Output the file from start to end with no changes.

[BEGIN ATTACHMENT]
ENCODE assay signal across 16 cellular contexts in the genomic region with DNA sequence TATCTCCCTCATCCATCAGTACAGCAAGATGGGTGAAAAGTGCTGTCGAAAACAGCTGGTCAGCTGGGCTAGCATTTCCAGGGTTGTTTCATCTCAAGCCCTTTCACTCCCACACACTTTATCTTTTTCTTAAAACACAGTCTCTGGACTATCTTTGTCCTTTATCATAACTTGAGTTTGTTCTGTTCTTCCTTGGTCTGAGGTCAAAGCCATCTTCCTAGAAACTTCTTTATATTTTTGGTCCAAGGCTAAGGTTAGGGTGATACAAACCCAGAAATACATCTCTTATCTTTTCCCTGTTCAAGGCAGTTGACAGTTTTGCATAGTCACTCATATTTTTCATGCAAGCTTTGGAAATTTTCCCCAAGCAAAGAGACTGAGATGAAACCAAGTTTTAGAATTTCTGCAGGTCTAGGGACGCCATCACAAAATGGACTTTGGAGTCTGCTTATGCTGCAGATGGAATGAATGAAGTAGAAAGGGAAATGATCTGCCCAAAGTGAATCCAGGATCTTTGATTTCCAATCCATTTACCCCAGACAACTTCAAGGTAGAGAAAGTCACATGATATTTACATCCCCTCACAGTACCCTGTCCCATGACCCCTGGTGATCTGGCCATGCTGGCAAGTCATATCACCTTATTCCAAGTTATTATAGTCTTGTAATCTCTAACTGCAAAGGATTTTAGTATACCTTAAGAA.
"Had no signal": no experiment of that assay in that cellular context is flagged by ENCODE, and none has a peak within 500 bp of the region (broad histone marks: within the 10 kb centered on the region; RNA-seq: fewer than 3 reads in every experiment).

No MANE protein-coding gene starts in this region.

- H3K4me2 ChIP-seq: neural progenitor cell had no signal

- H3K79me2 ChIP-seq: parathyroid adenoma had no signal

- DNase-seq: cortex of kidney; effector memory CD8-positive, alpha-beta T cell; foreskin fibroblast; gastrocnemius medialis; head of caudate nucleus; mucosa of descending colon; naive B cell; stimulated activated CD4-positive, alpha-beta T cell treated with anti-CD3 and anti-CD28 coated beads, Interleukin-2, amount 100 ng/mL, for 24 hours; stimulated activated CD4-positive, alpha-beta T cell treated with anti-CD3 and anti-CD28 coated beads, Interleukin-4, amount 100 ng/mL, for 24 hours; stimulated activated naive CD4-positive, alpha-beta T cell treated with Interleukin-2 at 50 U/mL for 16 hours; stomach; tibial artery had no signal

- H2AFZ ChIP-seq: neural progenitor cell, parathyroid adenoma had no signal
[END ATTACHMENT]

ENCODE assay signal across 16 cellular contexts in the genomic region with DNA sequence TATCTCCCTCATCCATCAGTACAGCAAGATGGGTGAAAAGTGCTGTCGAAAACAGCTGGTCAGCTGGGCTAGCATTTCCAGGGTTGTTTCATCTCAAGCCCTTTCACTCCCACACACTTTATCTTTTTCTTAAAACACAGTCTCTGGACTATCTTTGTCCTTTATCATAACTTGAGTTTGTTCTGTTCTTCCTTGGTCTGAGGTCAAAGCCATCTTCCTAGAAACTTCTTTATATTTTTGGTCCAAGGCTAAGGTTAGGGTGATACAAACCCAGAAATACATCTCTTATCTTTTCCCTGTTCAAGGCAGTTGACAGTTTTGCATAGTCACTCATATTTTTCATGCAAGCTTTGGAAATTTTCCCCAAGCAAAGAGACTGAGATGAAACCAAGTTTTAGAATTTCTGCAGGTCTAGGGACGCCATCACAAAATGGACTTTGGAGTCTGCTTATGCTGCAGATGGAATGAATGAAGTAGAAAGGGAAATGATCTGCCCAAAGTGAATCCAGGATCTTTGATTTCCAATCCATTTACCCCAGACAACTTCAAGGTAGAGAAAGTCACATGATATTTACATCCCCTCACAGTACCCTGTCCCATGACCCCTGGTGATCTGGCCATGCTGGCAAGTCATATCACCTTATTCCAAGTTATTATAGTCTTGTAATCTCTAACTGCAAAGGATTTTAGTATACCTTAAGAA.
"Had no signal": no experiment of that assay in that cellular context is flagged by ENCODE, and none has a peak within 500 bp of the region (broad histone marks: within the 10 kb centered on the region; RNA-seq: fewer than 3 reads in every experiment).

No MANE protein-coding gene starts in this region.

- H3K4me2 ChIP-seq: neural progenitor cell had no signal

- H3K79me2 ChIP-seq: parathyroid adenoma had no signal

- DNase-seq: cortex of kidney; effector memory CD8-positive, alpha-beta T cell; foreskin fibroblast; gastrocnemius medialis; head of caudate nucleus; mucosa of descending colon; naive B cell; stimulated activated CD4-positive, alpha-beta T cell treated with anti-CD3 and anti-CD28 coated beads, Interleukin-2, amount 100 ng/mL, for 24 hours; stimulated activated CD4-positive, alpha-beta T cell treated with anti-CD3 and anti-CD28 coated beads, Interleukin-4, amount 100 ng/mL, for 24 hours; stimulated activated naive CD4-positive, alpha-beta T cell treated with Interleukin-2 at 50 U/mL for 16 hours; stomach; tibial artery had no signal

- H2AFZ ChIP-seq: neural progenitor cell, parathyroid adenoma had no signal